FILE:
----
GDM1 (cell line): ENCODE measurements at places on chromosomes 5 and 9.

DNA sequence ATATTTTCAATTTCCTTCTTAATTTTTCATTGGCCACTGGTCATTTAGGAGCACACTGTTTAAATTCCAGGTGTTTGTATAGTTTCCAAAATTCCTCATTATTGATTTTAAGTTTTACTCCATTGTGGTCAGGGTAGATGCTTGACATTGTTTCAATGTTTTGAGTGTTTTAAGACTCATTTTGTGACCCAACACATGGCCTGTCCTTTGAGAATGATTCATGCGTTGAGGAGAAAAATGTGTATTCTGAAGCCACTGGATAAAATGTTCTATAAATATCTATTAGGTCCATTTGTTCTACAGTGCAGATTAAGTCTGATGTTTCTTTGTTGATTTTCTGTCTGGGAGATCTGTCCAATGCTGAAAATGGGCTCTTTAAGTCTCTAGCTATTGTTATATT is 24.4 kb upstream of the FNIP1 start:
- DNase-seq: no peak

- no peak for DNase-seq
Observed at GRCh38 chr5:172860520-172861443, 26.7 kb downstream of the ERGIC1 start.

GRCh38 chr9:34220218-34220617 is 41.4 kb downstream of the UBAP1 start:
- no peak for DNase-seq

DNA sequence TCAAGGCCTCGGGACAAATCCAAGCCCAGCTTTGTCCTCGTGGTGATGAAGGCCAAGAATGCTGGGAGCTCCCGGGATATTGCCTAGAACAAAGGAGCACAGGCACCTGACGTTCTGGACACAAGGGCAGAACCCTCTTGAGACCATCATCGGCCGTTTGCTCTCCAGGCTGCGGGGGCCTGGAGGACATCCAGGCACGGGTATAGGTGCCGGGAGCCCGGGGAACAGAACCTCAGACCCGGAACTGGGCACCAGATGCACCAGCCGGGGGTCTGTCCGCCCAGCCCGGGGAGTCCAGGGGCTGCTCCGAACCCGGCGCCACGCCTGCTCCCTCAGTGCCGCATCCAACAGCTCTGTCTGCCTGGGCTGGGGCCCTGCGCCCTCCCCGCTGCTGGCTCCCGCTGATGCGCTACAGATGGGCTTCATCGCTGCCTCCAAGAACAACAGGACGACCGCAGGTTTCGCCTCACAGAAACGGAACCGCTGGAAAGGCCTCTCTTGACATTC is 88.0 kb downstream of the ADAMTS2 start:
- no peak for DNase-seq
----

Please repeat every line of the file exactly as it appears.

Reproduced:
GDM1 (cell line): ENCODE measurements at places on chromosomes 5 and 9.

DNA sequence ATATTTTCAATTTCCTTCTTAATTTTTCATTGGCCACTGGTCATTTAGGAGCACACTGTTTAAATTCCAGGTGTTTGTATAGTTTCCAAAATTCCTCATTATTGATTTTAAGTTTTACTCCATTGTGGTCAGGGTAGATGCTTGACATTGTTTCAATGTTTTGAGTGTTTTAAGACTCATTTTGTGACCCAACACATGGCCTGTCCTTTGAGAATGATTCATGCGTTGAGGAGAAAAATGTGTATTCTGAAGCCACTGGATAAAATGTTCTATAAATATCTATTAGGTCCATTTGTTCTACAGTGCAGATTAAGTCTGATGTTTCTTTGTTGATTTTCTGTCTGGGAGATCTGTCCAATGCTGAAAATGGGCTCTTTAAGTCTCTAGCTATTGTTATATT is 24.4 kb upstream of the FNIP1 start:
- DNase-seq: no peak

- no peak for DNase-seq
Observed at GRCh38 chr5:172860520-172861443, 26.7 kb downstream of the ERGIC1 start.

GRCh38 chr9:34220218-34220617 is 41.4 kb downstream of the UBAP1 start:
- no peak for DNase-seq

DNA sequence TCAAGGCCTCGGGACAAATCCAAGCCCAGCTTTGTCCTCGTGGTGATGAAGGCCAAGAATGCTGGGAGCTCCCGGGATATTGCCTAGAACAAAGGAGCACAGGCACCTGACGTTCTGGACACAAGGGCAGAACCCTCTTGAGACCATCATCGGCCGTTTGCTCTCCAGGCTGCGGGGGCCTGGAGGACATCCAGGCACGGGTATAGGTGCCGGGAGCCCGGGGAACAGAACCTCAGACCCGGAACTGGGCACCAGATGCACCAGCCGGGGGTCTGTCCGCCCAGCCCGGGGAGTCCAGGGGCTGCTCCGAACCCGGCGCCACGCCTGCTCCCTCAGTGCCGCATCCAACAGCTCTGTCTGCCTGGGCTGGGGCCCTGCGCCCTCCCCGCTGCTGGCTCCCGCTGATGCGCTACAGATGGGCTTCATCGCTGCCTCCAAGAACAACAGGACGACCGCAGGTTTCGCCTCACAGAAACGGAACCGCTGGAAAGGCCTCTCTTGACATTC is 88.0 kb downstream of the ADAMTS2 start:
- no peak for DNase-seq